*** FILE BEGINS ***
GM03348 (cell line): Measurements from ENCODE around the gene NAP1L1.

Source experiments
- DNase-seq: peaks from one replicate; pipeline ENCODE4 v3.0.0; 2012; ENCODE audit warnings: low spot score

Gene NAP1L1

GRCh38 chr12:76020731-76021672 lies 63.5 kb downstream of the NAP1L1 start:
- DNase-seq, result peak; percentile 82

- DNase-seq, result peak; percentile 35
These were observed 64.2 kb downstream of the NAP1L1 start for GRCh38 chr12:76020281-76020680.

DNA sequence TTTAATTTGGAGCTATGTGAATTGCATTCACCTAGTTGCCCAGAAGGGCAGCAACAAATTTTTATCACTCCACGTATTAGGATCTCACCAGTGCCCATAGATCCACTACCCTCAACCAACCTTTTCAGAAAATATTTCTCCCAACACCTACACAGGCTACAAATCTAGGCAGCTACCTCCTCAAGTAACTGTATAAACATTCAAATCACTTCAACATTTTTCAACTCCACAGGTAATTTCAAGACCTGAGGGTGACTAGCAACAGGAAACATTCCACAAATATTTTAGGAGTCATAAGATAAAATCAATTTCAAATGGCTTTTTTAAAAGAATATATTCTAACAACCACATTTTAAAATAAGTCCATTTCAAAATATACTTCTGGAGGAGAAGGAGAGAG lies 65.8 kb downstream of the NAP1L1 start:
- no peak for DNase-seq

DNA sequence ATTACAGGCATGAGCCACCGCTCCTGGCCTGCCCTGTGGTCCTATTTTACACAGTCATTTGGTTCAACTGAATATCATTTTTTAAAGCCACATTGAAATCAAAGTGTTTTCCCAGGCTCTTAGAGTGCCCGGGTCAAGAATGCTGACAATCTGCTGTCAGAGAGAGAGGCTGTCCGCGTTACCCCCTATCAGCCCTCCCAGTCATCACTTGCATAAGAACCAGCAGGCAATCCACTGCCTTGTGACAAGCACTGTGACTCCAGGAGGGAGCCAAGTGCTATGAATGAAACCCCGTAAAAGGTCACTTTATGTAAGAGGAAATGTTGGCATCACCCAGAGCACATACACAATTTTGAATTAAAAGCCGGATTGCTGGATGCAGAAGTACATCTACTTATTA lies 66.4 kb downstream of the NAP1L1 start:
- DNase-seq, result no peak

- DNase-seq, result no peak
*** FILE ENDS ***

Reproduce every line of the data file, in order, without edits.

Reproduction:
GM03348 (cell line): Measurements from ENCODE around the gene NAP1L1.

Source experiments
- DNase-seq: peaks from one replicate; pipeline ENCODE4 v3.0.0; 2012; ENCODE audit warnings: low spot score

Gene NAP1L1

GRCh38 chr12:76020731-76021672 lies 63.5 kb downstream of the NAP1L1 start:
- DNase-seq, result peak; percentile 82

- DNase-seq, result peak; percentile 35
These were observed 64.2 kb downstream of the NAP1L1 start for GRCh38 chr12:76020281-76020680.

DNA sequence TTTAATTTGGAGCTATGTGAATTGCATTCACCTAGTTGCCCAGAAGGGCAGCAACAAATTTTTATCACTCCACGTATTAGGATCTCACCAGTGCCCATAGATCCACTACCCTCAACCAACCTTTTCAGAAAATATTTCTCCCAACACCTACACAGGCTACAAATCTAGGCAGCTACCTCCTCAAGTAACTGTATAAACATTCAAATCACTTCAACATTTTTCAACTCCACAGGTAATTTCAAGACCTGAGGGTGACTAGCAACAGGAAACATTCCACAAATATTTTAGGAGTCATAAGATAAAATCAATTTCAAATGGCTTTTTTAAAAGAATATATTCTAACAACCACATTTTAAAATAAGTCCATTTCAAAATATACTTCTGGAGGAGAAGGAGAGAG lies 65.8 kb downstream of the NAP1L1 start:
- no peak for DNase-seq

DNA sequence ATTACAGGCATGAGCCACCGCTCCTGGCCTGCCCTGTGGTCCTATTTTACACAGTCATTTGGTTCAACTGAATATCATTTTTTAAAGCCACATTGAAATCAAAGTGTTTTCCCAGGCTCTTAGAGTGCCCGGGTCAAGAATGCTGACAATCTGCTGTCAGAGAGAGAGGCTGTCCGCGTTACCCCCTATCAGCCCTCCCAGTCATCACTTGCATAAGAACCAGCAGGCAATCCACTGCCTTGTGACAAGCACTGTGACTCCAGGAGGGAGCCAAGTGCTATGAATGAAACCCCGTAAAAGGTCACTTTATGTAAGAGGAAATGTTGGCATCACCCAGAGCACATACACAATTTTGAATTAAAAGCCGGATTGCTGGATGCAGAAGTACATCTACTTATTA lies 66.4 kb downstream of the NAP1L1 start:
- DNase-seq, result no peak

- DNase-seq, result no peak